• This is a rush transcript from "Your World With Neil Cavuto," September 29, 2009. This copy may not be in its final form and may be updated.

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    ANNOUNCER: Working for Bush, he went soft on corporate crime, refusing to indict companies that ripped off the American public.

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    (BEGIN VIDEO CLIP, CAMPAIGN AD)

    ANNOUNCER: Christie would cut health care coverage, including mammograms.

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    (BEGIN VIDEO CLIP, CAMPAIGN AD)

    ANNOUNCER: If you were caught speeding in an unregistered car, would you get away without points? Chris Christie did.

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    (BEGIN VIDEO CLIP, CAMPAIGN AD) ANNOUNCER: When they demanded the truth, Chris Christie got up and left.

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    ANNOUNCER: Chris Christie, Bush's friends, Bush's policies. Bad for New Jersey.

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    NEIL CAVUTO, HOST: That is what is going on New Jersey — the race for governor getting downright nasty and dirty in the Garden State — Republican Chris Christie taking a pounding on TV, but not at all in the polls.

    He leads incumbent Governor Jon Corzine by eight points, which has got the governor and former Goldman Sachs superstar spending and now the White House following. So, why isn't Chris Christie worried? I'm going to ask him.

    By the way, we did invite Governor Corzine on to the show. He declines. The last time I actually chatted with him was that — that bad scene that looked it was out of "Flashdance." Now, I promised him, next time, we would be indoors. So far, no luck, but hope, like the sun, springs eternal.

    All right, Chris, good to have you.

    CHRIS CHRISTIE (R), NEW JERSEY GUBERNATORIAL CANDIDATE: Oh, happy to be here.

    CAVUTO: Nasty stuff, the ads.

    CHRISTIE: Listen...

    CAVUTO: What do you think of it?

    CHRISTIE: Listen, it's typical Jon Corzine. That is what he did when he ran for the Senate in 2000 against former Governor Florio in a primary and against Bob Franks in a general, what he did to Doug Forrester four years ago, and what he's trying to do to me now.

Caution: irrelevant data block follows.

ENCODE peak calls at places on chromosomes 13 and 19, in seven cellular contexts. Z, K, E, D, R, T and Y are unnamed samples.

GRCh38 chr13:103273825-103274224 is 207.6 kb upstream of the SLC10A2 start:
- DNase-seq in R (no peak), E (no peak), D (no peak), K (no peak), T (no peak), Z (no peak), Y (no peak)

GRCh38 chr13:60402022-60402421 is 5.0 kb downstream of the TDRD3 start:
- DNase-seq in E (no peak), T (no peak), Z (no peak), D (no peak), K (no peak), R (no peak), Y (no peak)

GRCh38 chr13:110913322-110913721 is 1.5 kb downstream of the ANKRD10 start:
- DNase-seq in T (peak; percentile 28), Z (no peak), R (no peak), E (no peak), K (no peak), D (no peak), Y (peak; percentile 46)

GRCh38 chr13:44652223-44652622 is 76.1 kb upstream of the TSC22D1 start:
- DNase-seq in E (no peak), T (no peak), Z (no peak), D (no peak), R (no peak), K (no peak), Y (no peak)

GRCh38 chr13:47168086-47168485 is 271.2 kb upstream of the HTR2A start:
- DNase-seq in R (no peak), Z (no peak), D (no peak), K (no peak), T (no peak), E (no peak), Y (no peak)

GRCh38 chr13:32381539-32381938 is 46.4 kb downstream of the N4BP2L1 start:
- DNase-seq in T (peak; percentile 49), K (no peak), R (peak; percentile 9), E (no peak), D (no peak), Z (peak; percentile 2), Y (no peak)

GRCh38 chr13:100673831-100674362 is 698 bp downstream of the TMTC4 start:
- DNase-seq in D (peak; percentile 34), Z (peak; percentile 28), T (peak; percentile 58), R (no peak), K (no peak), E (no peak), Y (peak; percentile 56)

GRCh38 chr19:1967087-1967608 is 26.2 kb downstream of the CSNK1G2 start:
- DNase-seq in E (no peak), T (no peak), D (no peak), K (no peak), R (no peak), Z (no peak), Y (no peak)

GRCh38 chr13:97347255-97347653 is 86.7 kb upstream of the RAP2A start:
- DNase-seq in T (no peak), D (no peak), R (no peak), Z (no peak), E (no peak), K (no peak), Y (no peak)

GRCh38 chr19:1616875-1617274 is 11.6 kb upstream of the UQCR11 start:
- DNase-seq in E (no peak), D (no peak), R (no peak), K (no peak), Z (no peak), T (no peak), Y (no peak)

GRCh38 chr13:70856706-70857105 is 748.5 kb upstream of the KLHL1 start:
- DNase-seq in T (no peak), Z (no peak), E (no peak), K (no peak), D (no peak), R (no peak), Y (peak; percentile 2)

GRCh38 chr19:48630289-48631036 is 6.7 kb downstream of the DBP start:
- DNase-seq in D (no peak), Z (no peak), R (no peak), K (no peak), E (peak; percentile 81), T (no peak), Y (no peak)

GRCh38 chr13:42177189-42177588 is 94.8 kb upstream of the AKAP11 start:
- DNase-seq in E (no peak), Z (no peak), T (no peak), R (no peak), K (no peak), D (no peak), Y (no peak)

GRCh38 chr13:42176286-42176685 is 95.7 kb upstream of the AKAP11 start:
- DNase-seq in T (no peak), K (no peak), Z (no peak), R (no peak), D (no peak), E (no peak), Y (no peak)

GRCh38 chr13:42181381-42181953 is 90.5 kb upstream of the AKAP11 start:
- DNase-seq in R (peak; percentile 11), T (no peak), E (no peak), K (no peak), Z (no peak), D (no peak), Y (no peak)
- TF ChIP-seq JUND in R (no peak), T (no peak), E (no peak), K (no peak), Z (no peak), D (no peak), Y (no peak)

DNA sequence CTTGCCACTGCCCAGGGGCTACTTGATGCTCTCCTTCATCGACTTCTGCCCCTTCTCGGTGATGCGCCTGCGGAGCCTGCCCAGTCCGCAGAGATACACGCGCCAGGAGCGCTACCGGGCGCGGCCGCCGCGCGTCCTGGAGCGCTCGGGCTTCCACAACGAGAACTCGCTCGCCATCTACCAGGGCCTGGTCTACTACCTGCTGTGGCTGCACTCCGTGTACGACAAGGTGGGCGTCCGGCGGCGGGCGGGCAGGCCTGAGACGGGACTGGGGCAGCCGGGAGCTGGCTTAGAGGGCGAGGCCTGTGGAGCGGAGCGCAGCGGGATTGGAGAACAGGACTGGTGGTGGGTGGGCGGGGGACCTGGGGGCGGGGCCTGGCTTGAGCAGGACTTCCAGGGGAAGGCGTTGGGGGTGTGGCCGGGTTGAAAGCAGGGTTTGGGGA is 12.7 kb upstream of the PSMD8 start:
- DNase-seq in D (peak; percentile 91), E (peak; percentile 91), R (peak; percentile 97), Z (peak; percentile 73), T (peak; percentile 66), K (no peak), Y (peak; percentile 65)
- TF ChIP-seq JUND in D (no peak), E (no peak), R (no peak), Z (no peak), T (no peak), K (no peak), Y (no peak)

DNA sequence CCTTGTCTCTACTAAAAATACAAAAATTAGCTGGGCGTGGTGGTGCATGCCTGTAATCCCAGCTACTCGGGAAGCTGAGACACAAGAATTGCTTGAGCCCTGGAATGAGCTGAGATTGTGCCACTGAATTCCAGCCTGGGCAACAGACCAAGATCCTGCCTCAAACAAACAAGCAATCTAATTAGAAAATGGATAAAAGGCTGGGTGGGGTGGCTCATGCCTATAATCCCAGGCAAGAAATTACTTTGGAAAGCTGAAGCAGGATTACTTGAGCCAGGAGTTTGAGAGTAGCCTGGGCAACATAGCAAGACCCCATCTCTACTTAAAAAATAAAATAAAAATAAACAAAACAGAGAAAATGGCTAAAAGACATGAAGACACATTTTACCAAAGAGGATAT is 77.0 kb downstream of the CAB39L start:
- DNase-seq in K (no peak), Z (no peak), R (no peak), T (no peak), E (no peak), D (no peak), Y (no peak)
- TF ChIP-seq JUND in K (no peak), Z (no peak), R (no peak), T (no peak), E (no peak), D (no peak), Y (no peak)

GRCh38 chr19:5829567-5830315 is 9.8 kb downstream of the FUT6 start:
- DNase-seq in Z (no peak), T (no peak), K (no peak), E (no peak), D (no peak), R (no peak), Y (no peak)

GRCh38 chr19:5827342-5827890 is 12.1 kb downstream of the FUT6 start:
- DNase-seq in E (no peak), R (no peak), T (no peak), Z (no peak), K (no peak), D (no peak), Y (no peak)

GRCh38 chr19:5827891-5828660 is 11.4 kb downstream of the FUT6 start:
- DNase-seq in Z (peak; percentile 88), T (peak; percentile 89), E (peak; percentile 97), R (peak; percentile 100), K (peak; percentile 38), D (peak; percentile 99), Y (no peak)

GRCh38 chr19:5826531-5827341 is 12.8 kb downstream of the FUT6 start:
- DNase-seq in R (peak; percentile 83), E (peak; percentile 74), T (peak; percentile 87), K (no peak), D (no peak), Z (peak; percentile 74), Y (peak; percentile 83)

I knew it was coming. I told everybody in February that he would get in the gutter. That is the kind of campaigner he is. But we have broad shoulders. And we're ready to talk about the real issues the people of New Jersey care about.

    CAVUTO: But he has got the money. And there was this view among many of your Republican colleagues that, boy, when he starts unloading with that money, we are worried because, right now, we don't have — you, that is — nearly the amount of money. And — and you are campaigning on Facebook and Twitter by comparison.

    CHRISTIE: Oh, we never...

    CAVUTO: Not good.

    CHRISTIE: Yes, we never will have the amount of money. But we're up on network television now. We're advertising, you know, very heavily, and will be right through Election Day. We're going to have the maximum amount of money we can have, which is $11 million into the public financing...

    (CROSSTALK)

    CAVUTO: He is limitless, though.

    So, that — one figure I heard, Chris — and I could be wrong — that he has five ads for every one of yours.

    CHRISTIE: That is what it was over the summer. It is not that way now. It is a much, much smaller ratio now than it was then. But, over the summer, we were not spending any money.

    CAVUTO: All right.

    Now, he brings the big gun in, the president of the United States. The president is very popular in New Jersey, maybe not as popular as he is across the country, but he's still a big draw. Are you worried?

    CHRISTIE: No, because the people of New Jersey know that Jon Corzine's failed policy has led to the highest unemployment in the region, the highest tax burden in America, the worst property taxes in America.

    And there's nothing President Obama can say in the last five weeks to make that go away. They have lived that failed governorship. And they need change. And I'm the change that we're going to have.

    CAVUTO: All right.

    What always happens in a race where the incumbent is unpopular, that, sometimes, they don't know a lot about the guy challenging him. You're respected for your prosecutorial work and all that, but new details emerge on you, and then they start picking you apart. And they say, well, would you rather this guy than the guy you know?

    And you are going to be defined to things like, well, scandals, and special sweetheart deals, and people are going to scratch their head and say, well, maybe I should just go to the dance with the girl who brought me here.